Organic Food Production and Marketing – Educational Resource Development
1. Improve the quality of information about organic agriculture provided to the public by Cooperative Extension Service and NRCS personnel.
2. Publish a revised Organic Resource Manual which includes updated information from the USDA National Organic Program and distribute to Cooperative Extension and NRCS offices in Idaho, Montana, Utah, Oregon, and Washington.
3. Develop a Washington State Department of Agriculture Organic Food Program Web site with electronic educational resource files.
4. Develop educational presentation materials (e.g. PowerPoint, slides) and provide organic production, marketing, and certification seminars to Cooperative Extension, NRCS, and state departments of agriculture personnel in Idaho, Montana, Oregon, Utah and Washington.
5. Collaborate with Washington State University (WSU) Cooperative Extension to provide organic production and marketing workshops geared to specific production systems (e.g. tree fruit, row crop, etc.)
The first Organic Resource Manual was published in December 1999. The second edition is intended to be a supplemental to the first. This supplemental will contain information on the National Organic Standards and organic tree fruit production. As of January 2000, the USDA National Organic Standards Board has stated that the next proposed rule will be published in February 2000. The section on organic tree fruit production has been coordinated with David Granatstein, Washington State University.
The Washington State Department of Agriculture Organic Food Program has posted its Web site at:
The site contains information on the Organic Food Program; Washington state standards for organic food production, processing ,and handling; organic and transition-to-organic certification procedures, applications, and forms; and lists of approved materials for use in organic production. The Materials Approved for Organic Food Production lists have been the most useful components thus far. The Organic Food Program has received great feedback from other states which are accessing the materials list on the Web site and utilizing it for their own programming. The Organic Resource Manual will also be posted to this site in a format which will allow the user to download the entire document.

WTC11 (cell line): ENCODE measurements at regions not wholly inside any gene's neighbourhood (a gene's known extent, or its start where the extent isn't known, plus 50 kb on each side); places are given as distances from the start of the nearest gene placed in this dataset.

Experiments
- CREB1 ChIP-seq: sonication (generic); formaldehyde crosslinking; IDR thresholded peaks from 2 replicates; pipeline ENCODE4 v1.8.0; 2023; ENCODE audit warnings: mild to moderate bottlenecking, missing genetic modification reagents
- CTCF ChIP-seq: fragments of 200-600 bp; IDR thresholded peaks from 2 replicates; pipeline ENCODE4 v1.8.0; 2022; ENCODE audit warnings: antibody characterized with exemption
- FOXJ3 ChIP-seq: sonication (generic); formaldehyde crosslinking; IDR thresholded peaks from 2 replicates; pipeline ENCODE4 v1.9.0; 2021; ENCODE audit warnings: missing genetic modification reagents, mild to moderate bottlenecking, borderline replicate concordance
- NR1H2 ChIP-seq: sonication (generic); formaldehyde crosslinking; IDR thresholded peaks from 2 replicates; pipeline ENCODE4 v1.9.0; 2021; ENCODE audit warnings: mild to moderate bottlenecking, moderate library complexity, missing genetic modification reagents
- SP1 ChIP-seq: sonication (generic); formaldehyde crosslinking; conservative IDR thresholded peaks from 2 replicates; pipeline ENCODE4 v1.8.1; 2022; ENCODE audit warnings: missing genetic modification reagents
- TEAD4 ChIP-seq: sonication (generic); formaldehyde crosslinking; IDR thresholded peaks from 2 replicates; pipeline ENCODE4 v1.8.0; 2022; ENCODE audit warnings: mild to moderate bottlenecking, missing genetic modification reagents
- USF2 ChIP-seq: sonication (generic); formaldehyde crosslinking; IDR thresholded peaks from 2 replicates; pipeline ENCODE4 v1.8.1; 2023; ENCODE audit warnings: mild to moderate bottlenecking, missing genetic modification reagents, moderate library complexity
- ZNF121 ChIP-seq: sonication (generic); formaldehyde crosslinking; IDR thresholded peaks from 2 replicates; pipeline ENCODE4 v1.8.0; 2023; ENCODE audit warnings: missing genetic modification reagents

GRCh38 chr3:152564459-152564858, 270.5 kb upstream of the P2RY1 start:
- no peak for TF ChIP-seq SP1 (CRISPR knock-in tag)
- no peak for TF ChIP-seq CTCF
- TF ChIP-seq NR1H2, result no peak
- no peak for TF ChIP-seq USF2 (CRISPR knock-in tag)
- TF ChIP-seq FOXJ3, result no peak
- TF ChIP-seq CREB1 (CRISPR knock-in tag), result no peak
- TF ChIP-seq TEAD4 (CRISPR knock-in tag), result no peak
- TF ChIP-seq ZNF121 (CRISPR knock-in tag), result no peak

Outlines have been developed for PowerPoint presentations to be made for Cooperative Extension, NRCS, and state departments of agriculture. These presentations thus far include information on the principles of organic agriculture, the standards for production, processing and handling of organic food in Washington state, acres in organic production, and marketing trends. The presentations will be developed to accommodate a range of audiences including: support agency personnel; farmers considering transitioning to organic production, and organic farmers who may wish to know more about the specific standards.
The Organic Food Program has received many requests for presentations from WSU and other educators. From these requests, we have come to understand the need for general information about organic production, as well as the nuts and bolts of becoming certified organic in Washington. We will be developing different presentations to meet these specifics needs.
Potential Benefits and Impacts on Agricultural Professionals
Each edition of the Organic Resource Manual will benefit agricultural support agency personnel by providing a reference resource for understanding the organic industry. Agency representative will be better equipped to serve growers in their area or district who need assistance in alternative agriculture. Through the electronic availability of the manual on the Organic Food Program Web site, the document will reach a much wider audience.
The Web site provides the organic industry with access to information on the regulation of organic food in Washington. This stimulates not only the organic industry in the state, but also serves other states in a variety of capacities. The Materials Approved for Organic Production list is the most notable component. The Web site allows organic farms to understand accessing Washington markets. The site also provides other states without organic certification programs a template or point of departure for developing a successful organic certification program. As the site expands to include electronic production information and links to useful sites for the organic industry, the quality of this service will only increase. The Web site also makes office staff time in the Organic Food Program more efficient by reducing the amount of phone requests for information.
Presentations about the Organic Food Program and organic production will provide direct information for a variety of farmers, students, and support agency personnel. Formatting and delivering information in this way can be highly effective in reaching a large number of people; allowing for an exchange of questions and answers which will deepen the participants understanding of the organic industry. Through collaboration with Washington State University specialists and other professionals in the field of organic production, workshops on specific organic production techniques will broaden this exchange a step further.
This summary was prepared by the project coordinator for the 2000 reporting cycle.